HEALTH & FITNESS
High star rating on health apps doesn't guarantee accuracy
Do you use prefer using highly-rated apps that claims to change your smartphone into a blood pressure monitor? Beware, the high "star rating" does not guarantee medical accuracy or value, researchers warned.
Using these unregulated apps can give people false sense of security, leading to dire health consequences.
"People tend to trust user reviews when shopping online and use them to decide which products to purchase, but that doesn't cut it for medical apps," said Timothy Plante, assistant professor at the University of Vermont.
For the study published in the journal JAMA Internal Medicine, the team analysed 261 user ratings and reviews of the app "Instant Blood Pressure" downloaded from the Apple iTunes store before being withdrawn from the market in July 2015.
The results showed that the average star rating of the latest version of the app was four out of five stars, and 59 per cent of the reviews assigned the app five stars.
Commentary praising the accuracy of the app based on anecdotal experience comprised 42 per cent of the reviews, and 10 per cent of the reviews mention inaccuracy.
They found that 24 reviews claimed to use the app for medical purposes, with 11 people using it to manage their high blood pressure treatments, one person using it to manage kidney disease and another person using it to monitor blood pressure after a heart transplant even after the disclaimer that mentioned that the app shouldn't be used as a medical device and is for "recreational" purposes only.
Six reviews came from people who claimed to be health care professionals including four nurses and one physician who gave an average rating of 4.2 stars out of five.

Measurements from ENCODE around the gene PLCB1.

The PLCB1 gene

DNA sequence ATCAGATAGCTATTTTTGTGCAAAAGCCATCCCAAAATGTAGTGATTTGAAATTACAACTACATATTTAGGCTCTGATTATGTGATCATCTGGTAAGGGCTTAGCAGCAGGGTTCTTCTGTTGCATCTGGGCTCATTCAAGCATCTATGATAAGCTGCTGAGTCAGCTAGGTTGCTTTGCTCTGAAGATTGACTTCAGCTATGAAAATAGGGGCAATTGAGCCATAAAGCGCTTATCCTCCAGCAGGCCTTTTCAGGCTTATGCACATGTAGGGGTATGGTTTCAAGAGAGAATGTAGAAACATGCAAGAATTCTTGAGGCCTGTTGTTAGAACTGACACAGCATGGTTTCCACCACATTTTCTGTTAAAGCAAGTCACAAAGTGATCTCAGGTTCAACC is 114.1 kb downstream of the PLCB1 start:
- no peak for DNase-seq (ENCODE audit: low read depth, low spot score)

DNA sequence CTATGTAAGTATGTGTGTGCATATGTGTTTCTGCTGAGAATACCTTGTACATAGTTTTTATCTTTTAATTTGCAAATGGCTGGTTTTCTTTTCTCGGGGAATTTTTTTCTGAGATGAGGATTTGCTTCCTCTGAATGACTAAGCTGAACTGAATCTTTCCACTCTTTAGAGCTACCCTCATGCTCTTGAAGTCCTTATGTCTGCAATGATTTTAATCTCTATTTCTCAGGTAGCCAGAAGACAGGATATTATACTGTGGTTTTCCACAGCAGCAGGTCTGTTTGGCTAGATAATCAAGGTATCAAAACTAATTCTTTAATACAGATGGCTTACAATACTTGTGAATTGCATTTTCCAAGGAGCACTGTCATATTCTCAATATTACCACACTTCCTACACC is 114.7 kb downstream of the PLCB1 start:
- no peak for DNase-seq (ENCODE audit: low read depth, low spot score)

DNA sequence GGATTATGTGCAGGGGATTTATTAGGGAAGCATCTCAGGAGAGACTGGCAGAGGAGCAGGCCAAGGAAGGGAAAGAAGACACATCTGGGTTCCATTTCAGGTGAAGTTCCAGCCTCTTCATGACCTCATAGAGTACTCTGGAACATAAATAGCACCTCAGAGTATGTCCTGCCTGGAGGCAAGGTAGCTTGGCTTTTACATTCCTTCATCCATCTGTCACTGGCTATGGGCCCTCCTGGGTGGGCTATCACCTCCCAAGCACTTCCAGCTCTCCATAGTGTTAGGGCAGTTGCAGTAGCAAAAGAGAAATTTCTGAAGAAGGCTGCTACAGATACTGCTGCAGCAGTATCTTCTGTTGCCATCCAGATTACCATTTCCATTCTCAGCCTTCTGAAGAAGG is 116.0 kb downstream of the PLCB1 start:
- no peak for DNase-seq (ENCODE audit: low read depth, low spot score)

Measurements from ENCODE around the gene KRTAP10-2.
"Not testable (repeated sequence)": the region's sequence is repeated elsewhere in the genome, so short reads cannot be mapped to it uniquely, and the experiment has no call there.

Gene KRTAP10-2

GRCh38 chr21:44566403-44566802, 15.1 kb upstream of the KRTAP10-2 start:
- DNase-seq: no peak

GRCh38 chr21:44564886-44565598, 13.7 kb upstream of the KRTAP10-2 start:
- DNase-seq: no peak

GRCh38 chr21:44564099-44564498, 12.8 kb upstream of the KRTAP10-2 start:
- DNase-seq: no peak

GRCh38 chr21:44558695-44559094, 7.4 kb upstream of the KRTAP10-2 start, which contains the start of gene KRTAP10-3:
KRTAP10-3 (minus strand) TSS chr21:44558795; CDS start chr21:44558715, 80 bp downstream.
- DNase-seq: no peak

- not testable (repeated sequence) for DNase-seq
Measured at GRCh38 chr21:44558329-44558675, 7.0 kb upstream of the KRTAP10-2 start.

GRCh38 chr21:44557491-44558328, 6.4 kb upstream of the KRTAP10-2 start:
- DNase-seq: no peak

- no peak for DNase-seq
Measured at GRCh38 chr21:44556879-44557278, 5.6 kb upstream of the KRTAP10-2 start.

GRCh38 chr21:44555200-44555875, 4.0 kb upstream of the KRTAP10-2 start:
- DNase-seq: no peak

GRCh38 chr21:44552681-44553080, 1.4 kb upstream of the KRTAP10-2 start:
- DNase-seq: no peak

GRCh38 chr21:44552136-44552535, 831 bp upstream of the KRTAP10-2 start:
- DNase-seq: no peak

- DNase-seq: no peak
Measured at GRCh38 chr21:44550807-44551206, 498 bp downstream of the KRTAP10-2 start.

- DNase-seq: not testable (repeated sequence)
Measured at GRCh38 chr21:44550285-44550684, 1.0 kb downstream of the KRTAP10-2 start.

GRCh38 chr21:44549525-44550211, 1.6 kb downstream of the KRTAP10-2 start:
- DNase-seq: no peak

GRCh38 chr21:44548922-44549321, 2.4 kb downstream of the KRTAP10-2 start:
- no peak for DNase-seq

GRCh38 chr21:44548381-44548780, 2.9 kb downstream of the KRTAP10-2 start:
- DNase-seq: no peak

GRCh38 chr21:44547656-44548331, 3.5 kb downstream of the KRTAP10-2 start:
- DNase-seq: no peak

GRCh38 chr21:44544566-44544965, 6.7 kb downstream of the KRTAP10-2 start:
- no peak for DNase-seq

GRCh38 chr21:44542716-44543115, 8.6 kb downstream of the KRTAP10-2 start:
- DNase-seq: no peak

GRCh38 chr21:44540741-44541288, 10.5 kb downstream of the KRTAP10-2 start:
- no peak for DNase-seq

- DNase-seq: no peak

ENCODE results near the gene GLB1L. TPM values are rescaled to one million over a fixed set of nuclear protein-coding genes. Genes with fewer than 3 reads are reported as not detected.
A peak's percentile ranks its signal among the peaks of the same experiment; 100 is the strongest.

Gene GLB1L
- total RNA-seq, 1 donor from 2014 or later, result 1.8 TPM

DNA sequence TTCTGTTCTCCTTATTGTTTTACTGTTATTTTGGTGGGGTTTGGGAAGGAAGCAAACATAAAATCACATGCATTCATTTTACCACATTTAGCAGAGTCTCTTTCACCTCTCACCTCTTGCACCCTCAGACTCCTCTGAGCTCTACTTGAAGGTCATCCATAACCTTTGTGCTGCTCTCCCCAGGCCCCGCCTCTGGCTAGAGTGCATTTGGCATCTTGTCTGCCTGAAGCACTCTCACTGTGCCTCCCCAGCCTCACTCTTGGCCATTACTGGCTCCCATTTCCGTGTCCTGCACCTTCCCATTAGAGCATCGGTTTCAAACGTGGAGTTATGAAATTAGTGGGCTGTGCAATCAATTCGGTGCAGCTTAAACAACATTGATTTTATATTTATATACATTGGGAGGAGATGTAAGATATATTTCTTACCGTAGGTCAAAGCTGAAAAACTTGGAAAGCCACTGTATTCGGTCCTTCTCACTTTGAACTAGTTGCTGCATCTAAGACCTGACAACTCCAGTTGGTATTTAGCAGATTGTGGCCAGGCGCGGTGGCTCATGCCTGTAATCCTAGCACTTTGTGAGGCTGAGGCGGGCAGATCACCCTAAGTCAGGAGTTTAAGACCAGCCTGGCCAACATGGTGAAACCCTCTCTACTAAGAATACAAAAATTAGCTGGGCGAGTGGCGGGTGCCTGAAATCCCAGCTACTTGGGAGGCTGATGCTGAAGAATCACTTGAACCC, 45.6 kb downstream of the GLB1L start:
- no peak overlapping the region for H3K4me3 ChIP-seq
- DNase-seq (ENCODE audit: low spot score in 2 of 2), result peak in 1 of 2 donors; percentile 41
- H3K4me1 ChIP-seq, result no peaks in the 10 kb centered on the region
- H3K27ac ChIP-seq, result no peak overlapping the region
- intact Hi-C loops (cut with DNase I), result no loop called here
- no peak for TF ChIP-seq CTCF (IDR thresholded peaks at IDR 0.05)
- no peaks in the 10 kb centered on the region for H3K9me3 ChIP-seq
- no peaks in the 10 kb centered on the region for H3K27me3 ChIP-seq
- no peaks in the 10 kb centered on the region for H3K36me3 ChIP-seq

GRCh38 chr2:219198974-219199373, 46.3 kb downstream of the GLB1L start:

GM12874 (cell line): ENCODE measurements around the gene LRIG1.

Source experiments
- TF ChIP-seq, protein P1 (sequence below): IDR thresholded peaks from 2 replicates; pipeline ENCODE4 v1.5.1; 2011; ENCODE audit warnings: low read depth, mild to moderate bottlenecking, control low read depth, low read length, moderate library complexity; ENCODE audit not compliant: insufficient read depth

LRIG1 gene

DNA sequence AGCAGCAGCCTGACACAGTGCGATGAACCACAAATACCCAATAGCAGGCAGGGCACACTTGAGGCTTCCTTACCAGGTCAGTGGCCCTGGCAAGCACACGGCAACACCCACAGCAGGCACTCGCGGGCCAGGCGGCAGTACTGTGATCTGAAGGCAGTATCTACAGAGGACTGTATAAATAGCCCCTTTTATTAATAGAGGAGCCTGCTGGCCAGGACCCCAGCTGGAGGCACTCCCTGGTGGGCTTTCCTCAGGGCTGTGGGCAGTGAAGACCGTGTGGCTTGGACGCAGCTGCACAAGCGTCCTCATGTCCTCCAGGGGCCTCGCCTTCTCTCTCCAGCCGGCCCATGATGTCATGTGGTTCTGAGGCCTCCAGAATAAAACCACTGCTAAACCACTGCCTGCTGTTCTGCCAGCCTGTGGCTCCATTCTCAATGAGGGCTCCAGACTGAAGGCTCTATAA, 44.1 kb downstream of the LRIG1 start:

Eleven reviews came from people who said their health care provider -- a total of four physicians and seven nurses -- approved of the app. However only two people said that a nurse and an emergency room physician disapproved of the app, and as a result gave a one-star rating.
"Physicians need to be careful; if you're saying you personally use an app, people will trust it," Plante said.
- WHO classifies 'gaming disorder' as mental health condition 18 Jun 2018 | IANS
- 'Online information on vaccines, autism not reliable' 18 Jun 2018 | PTI
- New subtype of prostate cancer discovered 17 Jun 2018 | PTI
- Gene therapy could restore hand function after spinal cord injury 17 Jun 2018 | IANS
- Diabetes has become epidemic in India, needs urgent attention : Health expert 17 Jun 2018 | PTI
- Delhi's pollution level remains severe; air quality improves rapidly 17 Jun 2018 | PTI
- International Yoga Day celebrations begin in US 17 Jun 2018 | PTI
- Why we can't stop eating junk food decoded 17 Jun 2018 | PTI
- How eating red meat affects your heart 16 Jun 2018 | IANS
- High Vitamin D levels may reduce breast cancer risk 16 Jun 2018 | IANS
Sunday EditionView All
17 Jun 2018 | VR Jayaraj | Kochi
In a swift move intended at stemming the protests brewing in the State police force against certain top officials’ ‘feudalistic’ practice of persecuting policemen and camp followers by using them as house servants, the Kerala Government on Saturday removed ADGP Sudesh Kumar, whose daughter was the other day booked for assaulting and verbally abusing his official police driver, from the position of head of the Armed Police Battalion. The action against...
STATE EDITIONSView All
18 Jun 2018 | SURESH NIKHAR | GIRIDIH
A team of Ganday police of Giridih district have arrested three cyber criminals and found 6 mobiles, 3 ATM cards, one cheque book of Bank of India ,and 8 Sim card and other gadgets from them near Raskutta, Jhilwa, Madhupur and Chapri village of Madhupur under Ganday police station on Sunday. The criminals were identified as Naresh Mandal, Nandkishor Mandal and Mahesh Hembram...